The Rmb’s internationalization speeds up and goes north-west, headed to Moscow. There, the interbank foreign exchange market of the neighboring countries’ currencies is now possible.
On November 22, the PBOC launched the trade of its currency against the Russian ruble, whose parity was initially fixed at 4.67. This week Russia reciprocated, allowing trade of Rmb at Micex, Moscow Interbank Currency Exchange. Initial transactions were encouraging, even if their absolute value was still modest. But the decision goes beyond its monetary meaning. It actually invades the political milieu.
Since 2005, China handles a controlled exchange regime, based on a basket of different currencies. On their market value, the Government allows a floating range of ± 3%. That was the role of – and the convertibility with – US dollar, euro, Japanese yen, Hong Kong dollar, and the pound sterling. Within this basket something was missing: the emerging markets’ currencies. If China intends to internationalize the Rmb, it cannot rely only on its old competitors. Malaysia was first to enter the scene.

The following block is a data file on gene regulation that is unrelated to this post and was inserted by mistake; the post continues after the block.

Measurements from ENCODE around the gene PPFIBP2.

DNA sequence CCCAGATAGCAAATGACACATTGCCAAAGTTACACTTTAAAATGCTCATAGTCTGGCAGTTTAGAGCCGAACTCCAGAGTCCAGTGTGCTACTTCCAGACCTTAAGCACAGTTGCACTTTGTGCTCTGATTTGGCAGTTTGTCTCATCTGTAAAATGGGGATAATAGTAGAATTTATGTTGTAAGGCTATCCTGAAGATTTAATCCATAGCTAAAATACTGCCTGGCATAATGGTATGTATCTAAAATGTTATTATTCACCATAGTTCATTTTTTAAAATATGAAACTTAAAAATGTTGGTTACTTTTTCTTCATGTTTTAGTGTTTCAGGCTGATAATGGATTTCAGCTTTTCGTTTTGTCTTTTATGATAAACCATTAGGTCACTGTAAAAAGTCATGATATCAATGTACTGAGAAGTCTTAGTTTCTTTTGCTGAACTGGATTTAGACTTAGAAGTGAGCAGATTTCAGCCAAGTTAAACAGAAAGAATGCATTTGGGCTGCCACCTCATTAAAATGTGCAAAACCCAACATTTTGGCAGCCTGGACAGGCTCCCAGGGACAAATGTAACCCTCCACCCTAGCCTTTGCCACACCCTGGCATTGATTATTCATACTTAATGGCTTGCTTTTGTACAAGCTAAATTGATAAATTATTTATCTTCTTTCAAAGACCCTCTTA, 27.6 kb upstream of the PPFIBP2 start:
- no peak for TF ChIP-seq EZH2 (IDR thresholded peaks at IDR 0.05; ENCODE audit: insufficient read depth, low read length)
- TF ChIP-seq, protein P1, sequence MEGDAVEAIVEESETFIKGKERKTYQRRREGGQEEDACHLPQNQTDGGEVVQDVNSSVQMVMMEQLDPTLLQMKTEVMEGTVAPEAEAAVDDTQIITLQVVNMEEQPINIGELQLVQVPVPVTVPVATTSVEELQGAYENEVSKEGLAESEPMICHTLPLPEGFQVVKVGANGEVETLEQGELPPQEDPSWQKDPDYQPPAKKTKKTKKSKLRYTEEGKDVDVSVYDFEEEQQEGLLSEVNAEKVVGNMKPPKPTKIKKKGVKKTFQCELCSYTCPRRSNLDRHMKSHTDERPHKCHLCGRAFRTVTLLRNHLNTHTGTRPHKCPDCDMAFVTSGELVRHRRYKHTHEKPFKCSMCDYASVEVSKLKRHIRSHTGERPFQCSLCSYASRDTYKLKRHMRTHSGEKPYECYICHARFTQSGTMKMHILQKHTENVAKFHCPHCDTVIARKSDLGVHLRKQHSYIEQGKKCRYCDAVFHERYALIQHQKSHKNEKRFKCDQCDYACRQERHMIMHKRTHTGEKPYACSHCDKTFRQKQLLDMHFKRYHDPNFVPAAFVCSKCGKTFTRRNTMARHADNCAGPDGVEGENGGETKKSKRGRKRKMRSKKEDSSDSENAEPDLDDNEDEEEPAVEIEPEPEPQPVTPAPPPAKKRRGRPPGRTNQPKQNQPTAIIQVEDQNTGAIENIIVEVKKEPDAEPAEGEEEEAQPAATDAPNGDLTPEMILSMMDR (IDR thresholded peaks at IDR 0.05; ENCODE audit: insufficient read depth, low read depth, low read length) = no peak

Last August, cross-border trade settlement were allowed in the interbank foreign exchange market between Rmb and Malaysian Ringgit. Now it’s Russia’s turn, with the same floating range of 5%. Again, the agreement reflects the expansion of bilateral trade and investment between the 2 countries. There is no restriction for the Rmb to be traded and the Ruble is even convertible; their direct exchange is thus technically doable. Both currencies have the ambition to reach a regional status. It is impossible for them to replace the dollar as worldwide leader currency. But time might be on their side. Trade between Beijing and Moscow in on the rise. In the first 10 months of 20101, China’s import from Russia grew 22% over the same period of last year. Russia is now China’s 11th supplier. It comes to no surprise to detect the majority of this flow is made of oil and other minerals. Why these exchange are to be paid in dollars? Why the transactions are submitted to the greenback’s volatility? The agreement between China and Russia, if not an answer, is at least a solution